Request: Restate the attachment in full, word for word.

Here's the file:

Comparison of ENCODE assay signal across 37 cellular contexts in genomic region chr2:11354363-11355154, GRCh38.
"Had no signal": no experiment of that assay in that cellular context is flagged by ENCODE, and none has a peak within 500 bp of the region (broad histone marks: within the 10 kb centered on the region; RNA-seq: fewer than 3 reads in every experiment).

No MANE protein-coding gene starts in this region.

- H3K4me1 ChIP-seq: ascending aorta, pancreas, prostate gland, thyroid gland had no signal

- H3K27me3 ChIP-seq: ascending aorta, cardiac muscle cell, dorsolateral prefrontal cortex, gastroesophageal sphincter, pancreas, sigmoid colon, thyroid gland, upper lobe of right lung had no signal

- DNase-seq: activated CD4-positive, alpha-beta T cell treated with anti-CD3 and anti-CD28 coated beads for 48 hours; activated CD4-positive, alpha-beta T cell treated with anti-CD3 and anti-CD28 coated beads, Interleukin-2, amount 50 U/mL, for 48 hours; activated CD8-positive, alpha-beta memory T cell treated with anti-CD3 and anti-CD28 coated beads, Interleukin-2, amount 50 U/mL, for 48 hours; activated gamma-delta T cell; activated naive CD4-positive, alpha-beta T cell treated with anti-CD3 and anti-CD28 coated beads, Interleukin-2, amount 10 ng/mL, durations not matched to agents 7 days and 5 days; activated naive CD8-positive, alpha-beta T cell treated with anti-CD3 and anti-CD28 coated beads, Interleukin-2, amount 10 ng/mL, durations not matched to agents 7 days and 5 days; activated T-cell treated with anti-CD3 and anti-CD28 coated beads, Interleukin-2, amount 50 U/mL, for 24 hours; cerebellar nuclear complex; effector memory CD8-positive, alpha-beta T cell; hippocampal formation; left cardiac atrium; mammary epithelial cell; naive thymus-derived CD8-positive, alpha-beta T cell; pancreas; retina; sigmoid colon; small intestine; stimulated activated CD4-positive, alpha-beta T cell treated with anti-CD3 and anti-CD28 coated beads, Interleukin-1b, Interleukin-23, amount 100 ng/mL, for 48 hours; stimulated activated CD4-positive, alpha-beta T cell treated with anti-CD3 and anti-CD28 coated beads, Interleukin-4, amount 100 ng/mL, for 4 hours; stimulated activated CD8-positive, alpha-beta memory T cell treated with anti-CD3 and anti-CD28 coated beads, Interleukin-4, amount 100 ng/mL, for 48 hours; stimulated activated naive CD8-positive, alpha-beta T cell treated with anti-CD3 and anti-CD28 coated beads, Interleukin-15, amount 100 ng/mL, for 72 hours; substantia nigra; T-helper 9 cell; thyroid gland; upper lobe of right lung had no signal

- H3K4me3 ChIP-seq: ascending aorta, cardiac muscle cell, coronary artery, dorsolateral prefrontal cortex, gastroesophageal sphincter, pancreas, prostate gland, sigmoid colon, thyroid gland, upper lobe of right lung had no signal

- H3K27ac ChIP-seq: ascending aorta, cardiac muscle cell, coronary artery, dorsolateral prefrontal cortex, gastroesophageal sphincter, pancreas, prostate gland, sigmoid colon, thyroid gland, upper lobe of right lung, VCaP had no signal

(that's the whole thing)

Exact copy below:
Comparison of ENCODE assay signal across 37 cellular contexts in genomic region chr2:11354363-11355154, GRCh38.
"Had no signal": no experiment of that assay in that cellular context is flagged by ENCODE, and none has a peak within 500 bp of the region (broad histone marks: within the 10 kb centered on the region; RNA-seq: fewer than 3 reads in every experiment).

No MANE protein-coding gene starts in this region.

- H3K4me1 ChIP-seq: ascending aorta, pancreas, prostate gland, thyroid gland had no signal

- H3K27me3 ChIP-seq: ascending aorta, cardiac muscle cell, dorsolateral prefrontal cortex, gastroesophageal sphincter, pancreas, sigmoid colon, thyroid gland, upper lobe of right lung had no signal

- DNase-seq: activated CD4-positive, alpha-beta T cell treated with anti-CD3 and anti-CD28 coated beads for 48 hours; activated CD4-positive, alpha-beta T cell treated with anti-CD3 and anti-CD28 coated beads, Interleukin-2, amount 50 U/mL, for 48 hours; activated CD8-positive, alpha-beta memory T cell treated with anti-CD3 and anti-CD28 coated beads, Interleukin-2, amount 50 U/mL, for 48 hours; activated gamma-delta T cell; activated naive CD4-positive, alpha-beta T cell treated with anti-CD3 and anti-CD28 coated beads, Interleukin-2, amount 10 ng/mL, durations not matched to agents 7 days and 5 days; activated naive CD8-positive, alpha-beta T cell treated with anti-CD3 and anti-CD28 coated beads, Interleukin-2, amount 10 ng/mL, durations not matched to agents 7 days and 5 days; activated T-cell treated with anti-CD3 and anti-CD28 coated beads, Interleukin-2, amount 50 U/mL, for 24 hours; cerebellar nuclear complex; effector memory CD8-positive, alpha-beta T cell; hippocampal formation; left cardiac atrium; mammary epithelial cell; naive thymus-derived CD8-positive, alpha-beta T cell; pancreas; retina; sigmoid colon; small intestine; stimulated activated CD4-positive, alpha-beta T cell treated with anti-CD3 and anti-CD28 coated beads, Interleukin-1b, Interleukin-23, amount 100 ng/mL, for 48 hours; stimulated activated CD4-positive, alpha-beta T cell treated with anti-CD3 and anti-CD28 coated beads, Interleukin-4, amount 100 ng/mL, for 4 hours; stimulated activated CD8-positive, alpha-beta memory T cell treated with anti-CD3 and anti-CD28 coated beads, Interleukin-4, amount 100 ng/mL, for 48 hours; stimulated activated naive CD8-positive, alpha-beta T cell treated with anti-CD3 and anti-CD28 coated beads, Interleukin-15, amount 100 ng/mL, for 72 hours; substantia nigra; T-helper 9 cell; thyroid gland; upper lobe of right lung had no signal

- H3K4me3 ChIP-seq: ascending aorta, cardiac muscle cell, coronary artery, dorsolateral prefrontal cortex, gastroesophageal sphincter, pancreas, prostate gland, sigmoid colon, thyroid gland, upper lobe of right lung had no signal

- H3K27ac ChIP-seq: ascending aorta, cardiac muscle cell, coronary artery, dorsolateral prefrontal cortex, gastroesophageal sphincter, pancreas, prostate gland, sigmoid colon, thyroid gland, upper lobe of right lung, VCaP had no signal